Graduate Student Handbook
for Incoming Engineering Students
Relationship with Your Advisor:
Whether you are a MS student with thesis or a PhD student, your advisor is vital to your success. Thus, choose your advisor carefully and work towards a good relationship with your advisor and his/her group both while you are a student and after you graduate. This way, you and your advisor will have a mutually beneficial, long lasting relationship!
Your thesis advisor:
- Is a source of funding! He or she regularly writes proposals for funding to support graduate students and postdocs. Additionally, he or she writes proposals to national agencies for equipment and travel funds. Your advisor will already have equipment, or access to equipment, and secures office space and computers for graduate student usage.
- Is a recognized national expert in his or her field of research. Your advisor has experience with choosing good/doable problems, with determining when results are suitable for publication, with potential bureaucratic snafus that may arise, and with organizing and giving research presentations.
- Knows other experts in your research area and thus will be an excellent resource for helping with finding jobs after your graduation.
The method of choosing an advisor/research group differs from department to department and you must check the culture of your specific department in that regard. Given that caution, you should be sure to:
- Meet with/talk with the potential advisors. Research groups all have a different culture. In some groups, there are required groups meetings each week, or required one-on-one meetings with the advisor. In some groups, students are required to spend a certain amount of time in the lab. Try to clarify for yourself what the potential advisor’s expectations would be of you and how often he/she would meet with you.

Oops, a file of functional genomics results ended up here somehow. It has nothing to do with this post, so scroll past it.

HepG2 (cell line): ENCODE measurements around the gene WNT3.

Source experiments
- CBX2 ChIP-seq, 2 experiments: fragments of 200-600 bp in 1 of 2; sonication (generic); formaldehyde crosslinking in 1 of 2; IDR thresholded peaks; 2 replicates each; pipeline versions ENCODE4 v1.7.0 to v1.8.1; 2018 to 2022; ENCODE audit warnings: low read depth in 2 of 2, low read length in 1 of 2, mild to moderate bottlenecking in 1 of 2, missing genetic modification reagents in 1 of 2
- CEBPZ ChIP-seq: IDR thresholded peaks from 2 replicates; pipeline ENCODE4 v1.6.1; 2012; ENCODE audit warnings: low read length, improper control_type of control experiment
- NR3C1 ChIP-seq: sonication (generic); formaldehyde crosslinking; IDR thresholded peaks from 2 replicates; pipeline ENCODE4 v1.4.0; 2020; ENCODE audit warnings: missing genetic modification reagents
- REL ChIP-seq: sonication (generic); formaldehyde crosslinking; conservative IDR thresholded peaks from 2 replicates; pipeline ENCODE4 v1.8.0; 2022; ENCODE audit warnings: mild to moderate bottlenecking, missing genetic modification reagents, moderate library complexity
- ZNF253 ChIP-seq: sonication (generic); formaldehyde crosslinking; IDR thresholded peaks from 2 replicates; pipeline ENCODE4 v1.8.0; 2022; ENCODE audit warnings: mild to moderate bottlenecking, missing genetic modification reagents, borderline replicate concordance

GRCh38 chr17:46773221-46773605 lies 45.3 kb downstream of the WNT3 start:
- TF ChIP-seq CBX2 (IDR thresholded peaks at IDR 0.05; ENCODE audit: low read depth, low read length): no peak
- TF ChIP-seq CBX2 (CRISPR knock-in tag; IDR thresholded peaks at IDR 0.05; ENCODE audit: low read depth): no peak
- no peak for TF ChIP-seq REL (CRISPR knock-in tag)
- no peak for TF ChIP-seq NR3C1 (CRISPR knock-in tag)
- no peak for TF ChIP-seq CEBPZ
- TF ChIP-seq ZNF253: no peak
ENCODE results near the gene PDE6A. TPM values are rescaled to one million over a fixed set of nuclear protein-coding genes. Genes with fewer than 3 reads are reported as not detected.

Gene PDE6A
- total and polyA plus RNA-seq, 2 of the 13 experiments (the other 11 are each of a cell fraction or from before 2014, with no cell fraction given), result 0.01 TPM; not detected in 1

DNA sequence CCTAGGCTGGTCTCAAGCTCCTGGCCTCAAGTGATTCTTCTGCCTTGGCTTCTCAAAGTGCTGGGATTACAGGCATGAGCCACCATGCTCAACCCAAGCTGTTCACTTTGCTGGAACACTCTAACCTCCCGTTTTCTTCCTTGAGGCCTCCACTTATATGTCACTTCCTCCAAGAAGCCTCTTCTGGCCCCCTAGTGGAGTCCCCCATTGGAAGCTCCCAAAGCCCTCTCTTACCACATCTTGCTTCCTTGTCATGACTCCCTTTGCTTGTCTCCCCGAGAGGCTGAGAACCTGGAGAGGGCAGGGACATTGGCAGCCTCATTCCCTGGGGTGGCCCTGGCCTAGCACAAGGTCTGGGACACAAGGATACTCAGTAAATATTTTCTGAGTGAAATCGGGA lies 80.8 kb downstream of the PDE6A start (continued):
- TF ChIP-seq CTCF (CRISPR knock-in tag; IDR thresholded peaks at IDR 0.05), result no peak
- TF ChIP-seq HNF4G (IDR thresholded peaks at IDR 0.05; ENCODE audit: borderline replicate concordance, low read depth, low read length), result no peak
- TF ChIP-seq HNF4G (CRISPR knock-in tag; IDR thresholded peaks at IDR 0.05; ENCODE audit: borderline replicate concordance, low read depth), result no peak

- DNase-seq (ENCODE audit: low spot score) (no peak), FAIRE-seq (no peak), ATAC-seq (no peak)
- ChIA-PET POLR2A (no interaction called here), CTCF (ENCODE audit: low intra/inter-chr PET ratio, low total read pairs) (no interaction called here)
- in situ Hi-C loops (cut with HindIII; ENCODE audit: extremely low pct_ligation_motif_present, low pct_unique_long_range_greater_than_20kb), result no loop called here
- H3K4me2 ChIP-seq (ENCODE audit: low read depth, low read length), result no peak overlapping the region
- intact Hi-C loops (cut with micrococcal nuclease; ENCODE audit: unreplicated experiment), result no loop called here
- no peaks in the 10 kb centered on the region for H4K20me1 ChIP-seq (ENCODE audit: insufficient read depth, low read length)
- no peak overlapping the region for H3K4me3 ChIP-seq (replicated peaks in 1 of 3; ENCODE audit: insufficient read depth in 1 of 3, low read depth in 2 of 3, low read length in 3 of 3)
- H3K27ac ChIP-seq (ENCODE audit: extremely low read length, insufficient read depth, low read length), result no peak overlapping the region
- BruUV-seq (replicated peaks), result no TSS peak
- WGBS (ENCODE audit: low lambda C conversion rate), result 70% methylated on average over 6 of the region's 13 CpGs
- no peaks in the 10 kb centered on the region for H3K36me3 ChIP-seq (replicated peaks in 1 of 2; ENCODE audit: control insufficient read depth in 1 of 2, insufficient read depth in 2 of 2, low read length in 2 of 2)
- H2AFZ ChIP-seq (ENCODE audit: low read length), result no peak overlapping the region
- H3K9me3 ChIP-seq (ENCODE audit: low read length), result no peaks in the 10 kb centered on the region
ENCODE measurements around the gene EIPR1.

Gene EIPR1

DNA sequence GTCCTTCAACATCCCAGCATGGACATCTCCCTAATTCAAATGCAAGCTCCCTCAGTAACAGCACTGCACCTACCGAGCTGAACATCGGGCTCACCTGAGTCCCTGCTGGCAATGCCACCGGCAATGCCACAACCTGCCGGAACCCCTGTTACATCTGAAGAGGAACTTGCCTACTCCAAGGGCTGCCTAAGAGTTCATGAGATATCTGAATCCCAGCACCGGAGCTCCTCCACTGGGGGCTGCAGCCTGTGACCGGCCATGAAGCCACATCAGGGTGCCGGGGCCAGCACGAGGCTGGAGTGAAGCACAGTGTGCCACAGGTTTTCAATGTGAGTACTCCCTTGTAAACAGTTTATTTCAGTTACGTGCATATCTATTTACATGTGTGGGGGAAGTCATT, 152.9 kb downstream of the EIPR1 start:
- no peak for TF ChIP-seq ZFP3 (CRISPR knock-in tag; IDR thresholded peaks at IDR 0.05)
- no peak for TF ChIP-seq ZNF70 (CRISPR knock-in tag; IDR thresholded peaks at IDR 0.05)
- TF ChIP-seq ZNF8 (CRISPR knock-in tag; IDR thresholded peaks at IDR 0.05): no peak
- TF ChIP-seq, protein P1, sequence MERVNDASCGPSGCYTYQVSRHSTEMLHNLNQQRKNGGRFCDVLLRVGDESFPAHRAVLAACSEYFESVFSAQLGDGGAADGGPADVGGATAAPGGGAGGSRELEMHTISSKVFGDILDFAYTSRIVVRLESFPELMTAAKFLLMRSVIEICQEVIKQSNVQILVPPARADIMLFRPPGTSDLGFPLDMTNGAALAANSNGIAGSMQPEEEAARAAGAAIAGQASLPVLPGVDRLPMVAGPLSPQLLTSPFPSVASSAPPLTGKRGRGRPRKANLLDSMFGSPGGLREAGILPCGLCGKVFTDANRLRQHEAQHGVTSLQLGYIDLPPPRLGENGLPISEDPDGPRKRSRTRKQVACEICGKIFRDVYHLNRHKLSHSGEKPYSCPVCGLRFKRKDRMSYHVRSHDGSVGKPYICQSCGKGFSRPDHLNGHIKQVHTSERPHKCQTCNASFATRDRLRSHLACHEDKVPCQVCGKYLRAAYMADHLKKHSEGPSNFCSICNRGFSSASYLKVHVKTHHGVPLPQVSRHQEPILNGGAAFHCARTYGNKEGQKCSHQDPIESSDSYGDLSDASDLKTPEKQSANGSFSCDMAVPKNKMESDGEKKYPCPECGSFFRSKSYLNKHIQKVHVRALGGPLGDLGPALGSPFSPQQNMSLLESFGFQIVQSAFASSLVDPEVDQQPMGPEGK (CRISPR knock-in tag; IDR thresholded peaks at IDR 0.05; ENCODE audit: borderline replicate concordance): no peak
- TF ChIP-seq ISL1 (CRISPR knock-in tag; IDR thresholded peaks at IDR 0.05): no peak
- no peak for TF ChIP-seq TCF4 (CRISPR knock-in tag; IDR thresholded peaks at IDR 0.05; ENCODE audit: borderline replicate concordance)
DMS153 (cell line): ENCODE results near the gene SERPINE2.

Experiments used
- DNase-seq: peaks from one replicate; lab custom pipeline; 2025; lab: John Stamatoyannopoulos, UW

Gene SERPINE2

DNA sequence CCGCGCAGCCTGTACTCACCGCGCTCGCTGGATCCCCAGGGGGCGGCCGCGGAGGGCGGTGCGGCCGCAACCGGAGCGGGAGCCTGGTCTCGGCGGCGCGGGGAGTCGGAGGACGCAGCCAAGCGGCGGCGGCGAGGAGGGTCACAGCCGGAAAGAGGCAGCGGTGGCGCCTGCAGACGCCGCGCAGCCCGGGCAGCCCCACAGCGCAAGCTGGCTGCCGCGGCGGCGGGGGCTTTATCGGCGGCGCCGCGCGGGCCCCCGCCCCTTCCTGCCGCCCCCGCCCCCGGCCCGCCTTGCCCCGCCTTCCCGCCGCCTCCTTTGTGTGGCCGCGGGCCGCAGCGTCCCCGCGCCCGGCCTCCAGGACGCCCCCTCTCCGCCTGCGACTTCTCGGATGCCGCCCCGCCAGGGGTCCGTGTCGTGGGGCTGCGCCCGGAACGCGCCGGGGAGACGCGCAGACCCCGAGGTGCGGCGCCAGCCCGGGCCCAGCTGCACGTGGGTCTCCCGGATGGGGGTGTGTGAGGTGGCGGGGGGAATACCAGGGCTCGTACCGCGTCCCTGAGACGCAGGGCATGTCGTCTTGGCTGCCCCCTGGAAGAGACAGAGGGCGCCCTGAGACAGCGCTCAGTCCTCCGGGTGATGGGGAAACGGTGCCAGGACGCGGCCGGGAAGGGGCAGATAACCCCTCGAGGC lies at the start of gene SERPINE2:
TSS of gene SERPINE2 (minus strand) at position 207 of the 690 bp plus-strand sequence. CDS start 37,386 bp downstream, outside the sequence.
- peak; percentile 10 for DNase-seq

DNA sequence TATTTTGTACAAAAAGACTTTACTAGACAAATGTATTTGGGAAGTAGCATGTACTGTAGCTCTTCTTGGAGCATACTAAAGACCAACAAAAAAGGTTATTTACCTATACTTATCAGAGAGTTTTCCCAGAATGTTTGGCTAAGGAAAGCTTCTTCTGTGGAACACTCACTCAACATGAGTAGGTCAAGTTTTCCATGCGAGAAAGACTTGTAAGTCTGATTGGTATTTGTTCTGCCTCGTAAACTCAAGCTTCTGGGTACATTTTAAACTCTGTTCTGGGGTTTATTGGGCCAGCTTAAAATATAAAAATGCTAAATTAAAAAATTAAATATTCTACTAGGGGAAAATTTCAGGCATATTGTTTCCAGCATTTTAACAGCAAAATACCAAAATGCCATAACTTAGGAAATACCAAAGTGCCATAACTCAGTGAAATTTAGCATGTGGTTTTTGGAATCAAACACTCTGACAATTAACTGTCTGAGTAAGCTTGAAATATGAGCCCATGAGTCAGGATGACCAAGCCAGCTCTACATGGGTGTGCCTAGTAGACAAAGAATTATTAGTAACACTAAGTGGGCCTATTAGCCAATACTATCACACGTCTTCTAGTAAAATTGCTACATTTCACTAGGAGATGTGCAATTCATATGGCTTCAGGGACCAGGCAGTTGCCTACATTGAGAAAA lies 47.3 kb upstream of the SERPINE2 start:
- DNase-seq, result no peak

- Talk with students from the potential advisor’s research group to get a different point of view on the points in the previous bullet.
- Visit the spatial location of the research group so that you will see the lab, the office space you would be working in, and observe interactions among current group members.
- You may be asked to attend research group social events. These may be occasional “working” lunches, and/or maybe more formal events 1 or 2 times a year. Other than “working” lunches, you need not feel obligated to attend these events. However, you should be aware that social events are part of the professional environment and consistently rejecting after hours events may affect your status in the group.
In any case, if there is an issue, talk and speak out. Find a solution as soon as possible!
This is YOUR work and YOUR future
- Take the initiative.
- Ask questions.
- Establish clear objectives with your advisor – both long and short term goals. The relationship with your advisor should be rewarding. This means that you should get something out of it. If you feel that your learning process or research progress is not moving forward, it is probably that things are unclear or uncomfortable – see points 1 and 2 above!